Date of Award

5-2011

Degree Type

Thesis

Degree Name

Master of Science

Field of Study

Biomedical Sciences

Department

Graduate School of Biomedical Sciences

First Advisor

Andras Lacko

Abstract

Neuroblastoma (NB) is one of the most frequently diagnosed tumors in infants and children. However, the mechanism by which it is initiated and subsequently develops on the molecular and cellular level is yet to be fully elucidated. Its wide spectrum of clinical presentation has baffled physicians and biomedical scientists alike. The variant called high risk neuroblastoma (HRNB) is extremely resistant to the currently available drug regimes. Despite the recent advances in anti-cancer agents and the use of multi-modality therapy for the treatment of HRNB the morbidity and mortality in this group of patients continues to remain high.

The purpose of our project was to find novel alternative therapeutic approaches by encapsulating known anti-NB agents in a lipoprotein based formulation to achieve selected, targeted delivery of these drugs to HRNB tumors. We wanted to enhance the therapeutic efficacy of these drugs that have shown encouraging results in pre-clinical trials but have so far exhibited an adverse pharmacokinetic profile precluding their systemic application. Our laboratory has been working for the last several years on a novel drug delivery platform by encapsulating drugs into the core of high density lipoprotein (HDL) type nano-particles. Using this strategy, we encapsulated all-trans retinoic acid (ATRA), fenretinide (FR) and valrubicin into reconstituted HDL (rHDL) nanoparticles and subsequently evaluated some of their physical and chemical properties and their anti-NB potential. Further, we tested the efficiency of an apolipoprotein mimetic peptide called 5-A peptide as a component of rHDL particles and compared its efficiency with apolipoprotein A-1 (Apo-A1). The 5-A peptide offers numerous advantages over the Apo-A-1 both in terms of cost of production as well as manufacturing time.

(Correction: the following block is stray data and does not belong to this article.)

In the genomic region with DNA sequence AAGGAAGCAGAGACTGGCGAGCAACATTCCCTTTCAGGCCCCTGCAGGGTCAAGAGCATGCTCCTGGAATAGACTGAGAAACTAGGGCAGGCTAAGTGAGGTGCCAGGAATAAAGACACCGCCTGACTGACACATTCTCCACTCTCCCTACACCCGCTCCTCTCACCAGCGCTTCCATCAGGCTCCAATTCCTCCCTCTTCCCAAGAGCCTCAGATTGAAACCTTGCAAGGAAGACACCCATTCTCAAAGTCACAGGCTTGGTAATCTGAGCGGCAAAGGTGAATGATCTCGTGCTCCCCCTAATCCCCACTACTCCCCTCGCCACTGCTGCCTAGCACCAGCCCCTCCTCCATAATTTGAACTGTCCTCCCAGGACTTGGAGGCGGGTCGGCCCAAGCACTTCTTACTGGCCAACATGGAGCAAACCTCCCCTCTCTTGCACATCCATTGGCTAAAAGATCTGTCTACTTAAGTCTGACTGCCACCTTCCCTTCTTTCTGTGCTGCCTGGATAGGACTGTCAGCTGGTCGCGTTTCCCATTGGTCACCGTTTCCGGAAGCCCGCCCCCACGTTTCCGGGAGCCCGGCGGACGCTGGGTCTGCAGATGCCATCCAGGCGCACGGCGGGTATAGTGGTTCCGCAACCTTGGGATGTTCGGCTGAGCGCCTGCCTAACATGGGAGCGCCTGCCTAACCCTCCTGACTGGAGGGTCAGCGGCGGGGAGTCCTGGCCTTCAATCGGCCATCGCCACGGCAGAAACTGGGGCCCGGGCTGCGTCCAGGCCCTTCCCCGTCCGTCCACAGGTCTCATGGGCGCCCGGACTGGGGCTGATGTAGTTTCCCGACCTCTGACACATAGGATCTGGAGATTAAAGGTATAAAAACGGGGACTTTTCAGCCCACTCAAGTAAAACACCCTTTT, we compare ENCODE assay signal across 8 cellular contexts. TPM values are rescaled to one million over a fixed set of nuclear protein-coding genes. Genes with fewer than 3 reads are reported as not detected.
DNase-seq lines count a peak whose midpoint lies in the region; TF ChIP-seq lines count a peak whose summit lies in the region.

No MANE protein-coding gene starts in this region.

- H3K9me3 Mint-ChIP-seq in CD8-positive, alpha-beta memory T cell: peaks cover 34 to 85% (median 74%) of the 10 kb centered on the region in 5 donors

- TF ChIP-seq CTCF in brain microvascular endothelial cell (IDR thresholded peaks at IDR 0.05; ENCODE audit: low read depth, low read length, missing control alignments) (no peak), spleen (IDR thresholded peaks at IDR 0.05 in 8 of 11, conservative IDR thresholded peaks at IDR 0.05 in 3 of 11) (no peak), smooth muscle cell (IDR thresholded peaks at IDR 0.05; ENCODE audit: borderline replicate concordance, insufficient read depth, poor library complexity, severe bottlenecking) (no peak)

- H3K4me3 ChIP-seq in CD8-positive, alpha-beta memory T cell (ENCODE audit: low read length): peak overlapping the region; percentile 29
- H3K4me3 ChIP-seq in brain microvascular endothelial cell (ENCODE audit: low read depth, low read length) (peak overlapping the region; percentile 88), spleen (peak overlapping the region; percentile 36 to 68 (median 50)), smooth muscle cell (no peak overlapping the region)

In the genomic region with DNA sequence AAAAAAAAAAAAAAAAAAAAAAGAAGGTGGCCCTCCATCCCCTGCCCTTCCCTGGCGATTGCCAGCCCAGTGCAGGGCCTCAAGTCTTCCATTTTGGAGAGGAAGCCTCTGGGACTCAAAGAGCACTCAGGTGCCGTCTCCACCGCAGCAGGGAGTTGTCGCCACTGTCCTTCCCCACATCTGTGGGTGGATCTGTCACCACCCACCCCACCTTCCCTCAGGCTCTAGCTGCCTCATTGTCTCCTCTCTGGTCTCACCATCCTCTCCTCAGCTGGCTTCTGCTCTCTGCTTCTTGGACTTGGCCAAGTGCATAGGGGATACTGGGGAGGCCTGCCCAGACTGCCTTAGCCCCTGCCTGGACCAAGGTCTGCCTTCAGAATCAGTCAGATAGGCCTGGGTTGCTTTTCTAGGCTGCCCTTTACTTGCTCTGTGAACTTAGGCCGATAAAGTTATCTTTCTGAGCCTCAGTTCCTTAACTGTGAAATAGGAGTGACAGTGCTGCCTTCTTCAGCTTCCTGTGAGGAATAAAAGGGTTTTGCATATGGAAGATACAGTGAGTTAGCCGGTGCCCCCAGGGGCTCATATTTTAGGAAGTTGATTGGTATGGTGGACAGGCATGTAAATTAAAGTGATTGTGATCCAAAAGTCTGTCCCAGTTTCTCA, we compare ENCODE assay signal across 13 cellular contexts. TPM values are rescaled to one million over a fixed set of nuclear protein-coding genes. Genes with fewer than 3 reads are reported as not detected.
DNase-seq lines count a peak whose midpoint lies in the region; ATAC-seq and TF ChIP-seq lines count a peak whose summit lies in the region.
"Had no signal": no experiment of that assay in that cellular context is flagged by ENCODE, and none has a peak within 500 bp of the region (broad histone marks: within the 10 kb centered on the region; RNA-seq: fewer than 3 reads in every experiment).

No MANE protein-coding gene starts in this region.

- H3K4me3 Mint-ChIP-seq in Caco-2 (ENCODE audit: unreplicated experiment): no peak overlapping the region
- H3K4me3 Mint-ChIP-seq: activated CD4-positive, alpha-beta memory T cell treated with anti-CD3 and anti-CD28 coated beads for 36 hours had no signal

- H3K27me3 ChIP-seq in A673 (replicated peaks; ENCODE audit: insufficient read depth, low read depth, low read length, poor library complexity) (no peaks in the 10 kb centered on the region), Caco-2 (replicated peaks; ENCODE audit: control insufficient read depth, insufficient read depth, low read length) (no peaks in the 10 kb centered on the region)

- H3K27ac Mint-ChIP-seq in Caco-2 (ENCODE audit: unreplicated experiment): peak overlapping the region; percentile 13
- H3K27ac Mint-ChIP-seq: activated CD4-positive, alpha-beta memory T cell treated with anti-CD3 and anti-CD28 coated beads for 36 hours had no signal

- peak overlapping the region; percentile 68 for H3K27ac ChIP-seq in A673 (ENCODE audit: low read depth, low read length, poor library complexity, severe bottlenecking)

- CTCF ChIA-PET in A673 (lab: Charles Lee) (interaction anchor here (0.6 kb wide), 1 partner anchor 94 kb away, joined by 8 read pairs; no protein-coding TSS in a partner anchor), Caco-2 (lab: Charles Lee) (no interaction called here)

After successfully encapsulating the drugs, we characterized them and tested their cytotoxic potential on various cancerous cell lines. We also conducted cell uptake studies to test our hypothesis of tissue targeting and selective uptake of rHDL nano-particles mediated by the scavenger receptor type B1 (SR-B1). We conducted a pilot study on nude mice in which we administered rHDL containing fluorescent dye intravenously in mice xenografted with NB tumors and took subsequent images to track its distribution in the body. Our results demonstrate that it is possible to encapsulate ATRA, FR and valrubicin into rHDL preparations with a predictable efficiency; these nano-particles show a dose dependent cytotoxic effect on NB cell lines. We anticipate that the results of our studies will facilitate the application of liposomal nano-particles and these novel drugs in the treatment of HRNB in the future.

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